Six British military police officers have been killed and eight other servicemen wounded in two separate incidents in south-eastern Iraq.
Both incidents happened at the edge of the British area of operations within the country, in the region of the town of Amara.
They mark the heaviest losses to enemy action suffered in a single day by US-led coalition forces since the war in Iraq was declared largely over on 1 May, after the toppling of Saddam Hussein's regime.
It is also the heaviest loss of British life in a single hostile incident since UK forces entered Iraq at the start of the war in late March.
About 20 US troops have been killed in attacks in the capital Baghdad and surrounding cities and towns since President George W Bush declared that large-scale combat operations had ended.
He believes those who died have died with honour doing a very worthwhile
job, serving their country with great distinction
UK Prime Minister Tony Blair's spokesman
By contrast, British troops operating in and around the second city of Basra had until now seen no serious post-war attacks, often dispensing with their helmets and flak jackets to present a less threatening sight to local people.
British Defence Secretary Geoff Hoon said the bodies of the six Royal Military Police officers, who had been training Iraqi police officers, were discovered on Tuesday in the village of Majar al-Kabir, 25 kilometres (16 miles) south of Amara.
He told the House of Commons that the circumstances of their deaths were being investigated, but initial indications were that they were involved in an incident at the local police station.
Para patrol attacked
Mr Hoon said that a few hours earlier, two vehicles carrying troops from the 1st Battalion of the Parachute Regiment came under attack from a large number of Iraqi gunmen while on patrol in Majar al-Kabir.
The Iraqis were armed with heavy machine-guns, rocket-propelled grenades and rifles, he told MPs.
The paratroopers returned fire and called for assistance, said Mr Hoon, and a troop of Scimitar light tanks, a Chinook helicopter and extra troops were sent to the scene - and also came under fire.
The defence secretary confirmed that eight British servicemen were injured - one on the ground and seven in the helicopter - and were taken to a field hospital.
Two were subsequently transferred to a US field hospital in Kuwait for "specialist treatment for very serious injuries", he added.
"We are investigating whether there is any connection between these two incidents," Mr Hoon said in an emergency statement to the House.
"British commanders in theatre are assessing the situation and have been in contact with local leaders.
"I would certainly caution against reaching any wider conclusions about the overall security situation in southern Iraq in the UK's area of responsibility.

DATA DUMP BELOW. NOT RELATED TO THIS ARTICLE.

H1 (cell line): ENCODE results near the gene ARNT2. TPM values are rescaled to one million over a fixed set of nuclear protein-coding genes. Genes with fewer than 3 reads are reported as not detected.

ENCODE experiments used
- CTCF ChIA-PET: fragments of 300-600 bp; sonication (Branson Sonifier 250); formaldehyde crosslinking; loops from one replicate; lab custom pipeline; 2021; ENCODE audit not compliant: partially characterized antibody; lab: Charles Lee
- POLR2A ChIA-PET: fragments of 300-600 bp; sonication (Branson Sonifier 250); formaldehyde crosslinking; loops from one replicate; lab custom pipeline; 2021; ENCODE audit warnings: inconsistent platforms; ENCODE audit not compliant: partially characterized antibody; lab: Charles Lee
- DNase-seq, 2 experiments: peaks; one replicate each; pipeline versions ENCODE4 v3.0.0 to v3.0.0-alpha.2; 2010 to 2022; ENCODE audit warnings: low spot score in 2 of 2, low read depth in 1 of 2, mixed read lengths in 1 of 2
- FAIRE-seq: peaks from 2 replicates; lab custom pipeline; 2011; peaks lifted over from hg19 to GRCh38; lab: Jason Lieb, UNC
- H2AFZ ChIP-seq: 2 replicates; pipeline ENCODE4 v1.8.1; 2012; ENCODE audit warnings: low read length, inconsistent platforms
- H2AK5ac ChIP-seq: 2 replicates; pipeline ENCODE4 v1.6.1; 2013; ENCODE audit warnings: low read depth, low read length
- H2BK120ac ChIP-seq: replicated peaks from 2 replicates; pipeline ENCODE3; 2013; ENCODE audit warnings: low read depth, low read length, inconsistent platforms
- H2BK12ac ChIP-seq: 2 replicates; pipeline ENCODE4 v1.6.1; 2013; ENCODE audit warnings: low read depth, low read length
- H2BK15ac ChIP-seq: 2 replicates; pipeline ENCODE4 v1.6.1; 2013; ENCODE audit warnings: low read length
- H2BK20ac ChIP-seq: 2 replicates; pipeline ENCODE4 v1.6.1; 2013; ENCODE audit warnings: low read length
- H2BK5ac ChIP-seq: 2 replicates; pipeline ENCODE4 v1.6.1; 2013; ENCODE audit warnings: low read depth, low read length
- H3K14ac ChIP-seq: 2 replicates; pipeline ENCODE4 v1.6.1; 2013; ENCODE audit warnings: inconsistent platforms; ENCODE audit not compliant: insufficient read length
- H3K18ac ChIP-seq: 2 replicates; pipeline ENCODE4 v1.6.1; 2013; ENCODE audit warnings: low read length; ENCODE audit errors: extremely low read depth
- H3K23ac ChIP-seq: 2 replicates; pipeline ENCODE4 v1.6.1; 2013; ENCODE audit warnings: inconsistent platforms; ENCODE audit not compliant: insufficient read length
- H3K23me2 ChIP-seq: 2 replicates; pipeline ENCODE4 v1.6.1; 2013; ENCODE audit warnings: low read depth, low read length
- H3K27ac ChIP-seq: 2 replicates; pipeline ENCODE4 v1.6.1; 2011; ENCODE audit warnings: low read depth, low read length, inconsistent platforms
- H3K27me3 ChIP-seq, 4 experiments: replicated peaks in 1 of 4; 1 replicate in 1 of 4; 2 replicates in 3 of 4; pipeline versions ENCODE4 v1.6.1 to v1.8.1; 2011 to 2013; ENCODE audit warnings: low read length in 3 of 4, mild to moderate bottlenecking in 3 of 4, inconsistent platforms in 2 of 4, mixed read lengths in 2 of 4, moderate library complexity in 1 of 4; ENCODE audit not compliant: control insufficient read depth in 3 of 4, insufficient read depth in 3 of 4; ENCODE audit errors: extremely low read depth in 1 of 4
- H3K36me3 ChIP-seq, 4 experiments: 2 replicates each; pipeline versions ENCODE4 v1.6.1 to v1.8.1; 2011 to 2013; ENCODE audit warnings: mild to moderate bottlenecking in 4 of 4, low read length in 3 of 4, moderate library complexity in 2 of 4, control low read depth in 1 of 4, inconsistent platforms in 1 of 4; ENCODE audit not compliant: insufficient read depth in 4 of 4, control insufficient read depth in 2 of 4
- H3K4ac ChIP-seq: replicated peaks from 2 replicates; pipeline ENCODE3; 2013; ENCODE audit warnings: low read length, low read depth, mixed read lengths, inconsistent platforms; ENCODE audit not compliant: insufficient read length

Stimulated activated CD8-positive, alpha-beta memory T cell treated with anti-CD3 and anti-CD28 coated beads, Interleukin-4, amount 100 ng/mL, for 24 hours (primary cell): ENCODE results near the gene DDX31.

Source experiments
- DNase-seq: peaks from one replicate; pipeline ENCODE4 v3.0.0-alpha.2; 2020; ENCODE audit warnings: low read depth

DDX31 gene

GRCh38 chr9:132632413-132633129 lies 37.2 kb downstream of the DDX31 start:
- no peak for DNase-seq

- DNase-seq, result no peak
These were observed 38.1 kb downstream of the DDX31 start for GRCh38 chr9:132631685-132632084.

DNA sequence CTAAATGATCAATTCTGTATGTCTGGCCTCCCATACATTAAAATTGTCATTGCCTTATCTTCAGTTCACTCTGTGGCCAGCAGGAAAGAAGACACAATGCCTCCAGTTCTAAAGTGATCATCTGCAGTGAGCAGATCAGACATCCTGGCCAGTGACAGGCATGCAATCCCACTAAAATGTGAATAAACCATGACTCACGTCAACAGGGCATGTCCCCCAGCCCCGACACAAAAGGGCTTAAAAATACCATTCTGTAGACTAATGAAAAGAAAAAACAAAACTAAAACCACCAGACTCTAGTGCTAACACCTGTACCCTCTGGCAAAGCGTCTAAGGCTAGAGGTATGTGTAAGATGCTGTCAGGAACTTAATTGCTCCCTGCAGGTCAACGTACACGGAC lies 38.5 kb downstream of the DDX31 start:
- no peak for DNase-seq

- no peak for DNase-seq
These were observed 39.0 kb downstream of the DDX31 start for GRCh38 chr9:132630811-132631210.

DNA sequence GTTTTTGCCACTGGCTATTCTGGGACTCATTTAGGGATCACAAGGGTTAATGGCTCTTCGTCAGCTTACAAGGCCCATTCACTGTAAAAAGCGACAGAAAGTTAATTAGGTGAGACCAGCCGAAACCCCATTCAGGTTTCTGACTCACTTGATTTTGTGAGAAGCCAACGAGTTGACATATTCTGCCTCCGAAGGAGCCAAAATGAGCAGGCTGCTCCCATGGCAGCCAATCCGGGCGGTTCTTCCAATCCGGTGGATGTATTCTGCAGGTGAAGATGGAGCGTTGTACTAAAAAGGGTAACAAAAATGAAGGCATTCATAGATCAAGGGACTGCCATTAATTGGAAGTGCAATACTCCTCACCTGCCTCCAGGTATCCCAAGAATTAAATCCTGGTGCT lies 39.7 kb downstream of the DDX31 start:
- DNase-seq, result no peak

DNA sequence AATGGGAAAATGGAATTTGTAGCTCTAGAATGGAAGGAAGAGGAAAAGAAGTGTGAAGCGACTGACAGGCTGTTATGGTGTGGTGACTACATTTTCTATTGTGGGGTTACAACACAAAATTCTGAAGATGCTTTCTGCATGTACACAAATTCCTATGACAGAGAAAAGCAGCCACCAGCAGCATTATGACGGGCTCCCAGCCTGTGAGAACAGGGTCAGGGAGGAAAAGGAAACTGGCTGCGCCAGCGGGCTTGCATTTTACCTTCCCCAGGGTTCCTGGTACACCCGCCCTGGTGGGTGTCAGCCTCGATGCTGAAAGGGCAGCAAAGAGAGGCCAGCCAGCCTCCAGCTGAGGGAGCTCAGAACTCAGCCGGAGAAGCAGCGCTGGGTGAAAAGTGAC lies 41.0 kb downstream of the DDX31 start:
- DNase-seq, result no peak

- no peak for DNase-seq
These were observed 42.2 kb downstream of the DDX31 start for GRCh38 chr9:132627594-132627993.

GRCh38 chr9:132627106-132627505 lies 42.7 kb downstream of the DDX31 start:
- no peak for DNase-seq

"Coalition forces have worked hard to secure Iraq in the aftermath of decisive combat operations. They will not be deflected from their efforts by the enemies of peace."
But Tam Daylell, an MP of the governing Labour Party, called for United Nations intervention in Iraq, warning that the "unpalatable truth" was that American and British troops were seen as an army of occupation rather than liberation.
US Defence Secretary Donald Rumsfeld has expressed sorrow over the British deaths.
He said it was a "sobering reminder" that while major combat activity was over, coalition forces were still engaged in difficult and dangerous operations.
Many Iraqis resent the presence of occupying Western troops
A US military spokesman, quoted by the Associated Press news agency, said some 25 attacks on coalition forces in Iraq had taken place on Monday and Tuesday. Most of them were believed to have been against American troops.
BBC defence correspondent Jonathan Marcus says the spectre of a long-running guerrilla war is looming as Saddam Hussein loyalists and others opposed to the US-led occupation try to pick off troops at checkpoints or in small-scale patrols.
He adds that British units had not previously come under the same level of attack, in large part because their area of responsibility in the south has a mainly Shia Muslim population which probably hated Saddam Hussein's regime even more than the occupying powers.
Tuesday also saw the United Nations special representative for Iraq,
Sergio Vieira de Mello, give voice to Iraqi concerns about the US-led occupation.
"They are indeed impatient about seeing a body emerge that is
truly Iraqi and that assumes interim executive functions for the
management of their day-to-day affairs of this country," he said.
"No foreigner can actually govern this country. Only Iraqis have
the capacity and the right to administer Iraq. But obviously the
longer it takes, the greater frustration and impatience."